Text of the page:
Equilibrium of Moisture Content (EMC)

There was a significant difference in the EMC values between the companies for the three species studied under the following conditions: a temperature of 21 °C and a relative humidity (RH) of 65%. The results are summarized in Table 8.

Table 8. EMC Test Results

Fig. 4. Average and standard deviation for the EMC values from three companies

Figure 4 show the interval plot and the confidence intervals for each mean. These confidence intervals showed that none of the EMC values obtained had the same mean values between companies for any of the species studied. The difference in EMC values between the companies was significant for each species, and all mean values fell withing the range of 4% to 6% (Table 9), which indicated a large reduction in EMC from unmodified wood (12% EMC).

Table 9. Descriptive Statistics for the EMC Test Results

The EMC values from the three companies for each wood species studied showed statistically significant differences. For yellow poplar, the EMC of wood from company 1 was 15% higher than that from company 2 and 10% higher than wood from company 3. For red maple, the EMC for wood from company 2 was 18% higher than that from company 1 and the 26% larger than that from by company 3. For ash, the EMC of wood from company 1 was 41% higher than that from company 2 and 17% higher than wood from company 3. The results obtained showed that company 2 and company 3 tended to have similar values again, while company 1 had different values. This could be due to company 1 using an open system. In a closed system, the steam stays in the chamber, which creates pressure. An open system reduces the moisture content to 0% and eliminates steam from the chamber and then reinjects the steam to condition the wood.

While the difference in EMC values between the companies was significant for each species, all mean values fell within the range of 4% to 6% (Table 9), which indicated a large reduction in EMC from unmodified wood at 12% EMC, as estimated by the Hailwood-Horribin model (Simpson 1998). Simpson also stated that while the Hailwood-Horribin model estimates can be influenced by hysteresis and extractive consent, they can be “considered reasonable estimates for practical applications.” For example, Bond et al. (2018) found that for yellow- poplar conditioned at 20 C and 70% relative humidity the average EMC was 10.8%, only 1.2% below the Hailwood-Horribin model.

These results showed small differences, due to the low variability between the samples and how similar the results were for each company, which were attributed to the different schedules used by the companies for each species. In treatments with a high exposure time and temperature, the EMC tended to decrease.

Dimensional Stability

The shrinkage for the tangential sections of yellow poplar had no statistical differences, but the red maple and ash samples had statistical differences between the three companies (Table 10). For the radial section, the three species had p-values greater than 0.05, meaning that there were no statistical differences between the companies.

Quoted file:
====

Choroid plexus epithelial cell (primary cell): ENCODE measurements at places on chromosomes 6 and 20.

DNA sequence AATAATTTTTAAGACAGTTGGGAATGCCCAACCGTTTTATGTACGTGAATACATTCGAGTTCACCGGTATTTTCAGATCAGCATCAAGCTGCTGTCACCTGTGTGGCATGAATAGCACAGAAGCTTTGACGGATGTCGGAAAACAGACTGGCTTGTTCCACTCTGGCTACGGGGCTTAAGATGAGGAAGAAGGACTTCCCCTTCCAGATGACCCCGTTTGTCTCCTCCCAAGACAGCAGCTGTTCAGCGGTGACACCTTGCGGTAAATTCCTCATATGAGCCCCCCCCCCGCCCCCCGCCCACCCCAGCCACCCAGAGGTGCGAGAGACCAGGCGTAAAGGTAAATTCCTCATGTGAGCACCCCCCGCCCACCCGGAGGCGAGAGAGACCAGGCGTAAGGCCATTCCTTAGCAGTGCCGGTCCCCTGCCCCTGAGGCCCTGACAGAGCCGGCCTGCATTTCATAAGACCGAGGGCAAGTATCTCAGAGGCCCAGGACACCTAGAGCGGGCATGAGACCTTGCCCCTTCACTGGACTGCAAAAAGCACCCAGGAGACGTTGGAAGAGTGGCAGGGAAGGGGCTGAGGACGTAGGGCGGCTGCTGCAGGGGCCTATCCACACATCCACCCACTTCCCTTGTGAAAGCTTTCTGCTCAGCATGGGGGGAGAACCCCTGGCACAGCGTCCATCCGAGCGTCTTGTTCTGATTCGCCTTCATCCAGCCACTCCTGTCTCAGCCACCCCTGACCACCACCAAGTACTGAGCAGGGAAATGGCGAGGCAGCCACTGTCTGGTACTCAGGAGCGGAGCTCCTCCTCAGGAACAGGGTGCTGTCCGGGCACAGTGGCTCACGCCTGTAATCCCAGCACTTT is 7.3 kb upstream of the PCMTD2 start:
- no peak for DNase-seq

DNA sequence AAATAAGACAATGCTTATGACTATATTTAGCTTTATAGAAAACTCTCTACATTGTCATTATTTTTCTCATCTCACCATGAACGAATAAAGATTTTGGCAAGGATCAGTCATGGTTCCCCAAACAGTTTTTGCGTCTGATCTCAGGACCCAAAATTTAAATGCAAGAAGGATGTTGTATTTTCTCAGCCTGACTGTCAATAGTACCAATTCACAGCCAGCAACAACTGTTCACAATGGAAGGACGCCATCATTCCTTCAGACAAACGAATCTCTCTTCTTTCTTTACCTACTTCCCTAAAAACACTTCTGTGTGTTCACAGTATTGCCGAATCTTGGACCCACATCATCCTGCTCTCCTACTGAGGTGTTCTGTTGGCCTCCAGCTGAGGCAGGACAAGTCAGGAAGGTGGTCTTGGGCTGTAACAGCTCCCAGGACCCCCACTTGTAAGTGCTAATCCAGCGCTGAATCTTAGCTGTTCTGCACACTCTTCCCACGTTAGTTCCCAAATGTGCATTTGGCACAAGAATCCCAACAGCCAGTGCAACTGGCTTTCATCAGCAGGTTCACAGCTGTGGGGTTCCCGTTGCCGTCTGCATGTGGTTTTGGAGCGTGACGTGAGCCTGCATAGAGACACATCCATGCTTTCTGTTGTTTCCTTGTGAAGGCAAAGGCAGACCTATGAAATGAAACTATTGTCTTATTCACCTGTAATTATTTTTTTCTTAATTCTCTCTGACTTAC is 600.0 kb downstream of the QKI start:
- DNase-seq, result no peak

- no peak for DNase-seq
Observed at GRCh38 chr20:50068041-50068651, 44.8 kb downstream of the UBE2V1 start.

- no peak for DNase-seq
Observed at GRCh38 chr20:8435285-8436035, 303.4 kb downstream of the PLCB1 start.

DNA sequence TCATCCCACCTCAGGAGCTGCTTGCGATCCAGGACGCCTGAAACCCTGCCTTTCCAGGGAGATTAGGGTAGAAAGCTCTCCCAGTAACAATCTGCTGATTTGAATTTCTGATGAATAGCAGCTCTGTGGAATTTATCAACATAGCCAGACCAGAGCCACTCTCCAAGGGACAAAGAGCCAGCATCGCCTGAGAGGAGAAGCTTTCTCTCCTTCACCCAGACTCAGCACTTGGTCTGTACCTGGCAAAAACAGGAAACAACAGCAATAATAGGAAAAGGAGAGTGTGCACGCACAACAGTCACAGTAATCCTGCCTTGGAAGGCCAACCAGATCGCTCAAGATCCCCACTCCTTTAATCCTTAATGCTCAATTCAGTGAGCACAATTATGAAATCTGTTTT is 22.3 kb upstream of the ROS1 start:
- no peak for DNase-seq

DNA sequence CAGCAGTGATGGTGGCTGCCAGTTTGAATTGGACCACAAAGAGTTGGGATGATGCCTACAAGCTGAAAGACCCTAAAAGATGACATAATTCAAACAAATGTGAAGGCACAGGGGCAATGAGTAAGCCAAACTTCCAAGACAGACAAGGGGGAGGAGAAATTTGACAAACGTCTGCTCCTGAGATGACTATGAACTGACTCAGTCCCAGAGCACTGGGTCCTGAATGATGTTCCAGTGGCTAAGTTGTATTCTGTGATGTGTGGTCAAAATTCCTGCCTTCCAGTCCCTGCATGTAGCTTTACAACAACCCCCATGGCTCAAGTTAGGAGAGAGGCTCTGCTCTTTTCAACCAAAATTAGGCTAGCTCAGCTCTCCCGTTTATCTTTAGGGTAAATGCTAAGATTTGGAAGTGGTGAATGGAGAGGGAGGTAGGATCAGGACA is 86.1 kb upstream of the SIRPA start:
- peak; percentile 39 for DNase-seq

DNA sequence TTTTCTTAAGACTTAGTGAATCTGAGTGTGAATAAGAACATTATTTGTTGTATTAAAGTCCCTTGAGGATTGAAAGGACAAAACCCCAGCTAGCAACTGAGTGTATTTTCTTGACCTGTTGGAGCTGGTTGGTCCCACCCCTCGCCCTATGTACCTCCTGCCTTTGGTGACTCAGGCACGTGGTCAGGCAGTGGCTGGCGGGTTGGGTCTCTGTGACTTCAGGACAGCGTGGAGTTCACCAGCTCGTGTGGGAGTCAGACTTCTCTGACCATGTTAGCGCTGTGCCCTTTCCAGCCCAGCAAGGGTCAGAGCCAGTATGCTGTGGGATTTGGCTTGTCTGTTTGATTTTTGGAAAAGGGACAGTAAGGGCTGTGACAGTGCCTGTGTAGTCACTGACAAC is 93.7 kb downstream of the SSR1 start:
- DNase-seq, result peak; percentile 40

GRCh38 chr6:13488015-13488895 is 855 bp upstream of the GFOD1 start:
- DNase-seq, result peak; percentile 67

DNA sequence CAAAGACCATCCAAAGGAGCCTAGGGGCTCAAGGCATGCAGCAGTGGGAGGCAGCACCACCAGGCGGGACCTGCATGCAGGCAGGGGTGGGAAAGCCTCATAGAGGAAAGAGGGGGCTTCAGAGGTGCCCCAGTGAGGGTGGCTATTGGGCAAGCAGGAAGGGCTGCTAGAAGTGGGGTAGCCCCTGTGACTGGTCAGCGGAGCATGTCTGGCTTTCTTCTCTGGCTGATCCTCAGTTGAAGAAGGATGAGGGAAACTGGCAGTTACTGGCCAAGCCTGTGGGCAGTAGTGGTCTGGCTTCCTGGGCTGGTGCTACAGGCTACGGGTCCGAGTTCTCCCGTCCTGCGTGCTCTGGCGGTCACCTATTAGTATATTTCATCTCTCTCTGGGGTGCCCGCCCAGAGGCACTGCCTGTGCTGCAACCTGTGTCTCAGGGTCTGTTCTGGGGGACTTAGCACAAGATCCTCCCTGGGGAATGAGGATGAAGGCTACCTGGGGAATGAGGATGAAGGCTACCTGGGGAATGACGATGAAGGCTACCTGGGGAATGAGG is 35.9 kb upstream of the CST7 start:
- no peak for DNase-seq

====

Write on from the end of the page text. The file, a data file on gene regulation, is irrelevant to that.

Table 10. Dimensional Stability Test Results

 

Fig. 5. Average and standard deviation for the three species´ tangential shrinkage results from three companies

Figure 5 displays the Tukey analysis for the tangential section of the species studied. The results showed that company 1 had higher shrinkage values in comparison to the other two companies, and means were shared between companies 1 and 2. Table 11 shows the descriptive statistics for the dimensional stability test, which showed low standard deviation values and similar values between the mean and the median.

Table 11. Descriptive Statistics for the Dimensional Stability Test Results

Overall, two of the six tests conducted showed statistical differences, and the remainder showed no statistical differences, meaning the companies had similar results regarding dimensional stability performance. As mentioned in the literature review of ASTM standard D4933 (2016), dimensional stability is improved due by a decrease in equilibrium of moisture content, which primarily occurs due to a decrease of wood hygroscopicity affected by high temperatures (Dirol and Guyonnet 1993).

The dimensional stability for the tangential surface showed statistical differences for the red maple and ash samples. The difference of the tangential surface of red maple between company 1 and company 2 was 30%, and the difference between company 1 and company 3 was 27%. The difference for ash in the tangential surface between company 2 and company 3 was 34%, and the difference between company 2 and company 3 was 42%. For the ash values, the difference was more prominent, but when the values were compared to the untreated values, the performance was better. These improvements are discussed in the next section.

The results highlighted that the commercial processes had different schedules and technologies to thermally modify the wood. These schedules might vary between species and dimensions from each company. Sixty-one percent of the tests conducted showed that the performance of the wood samples was similar between companies.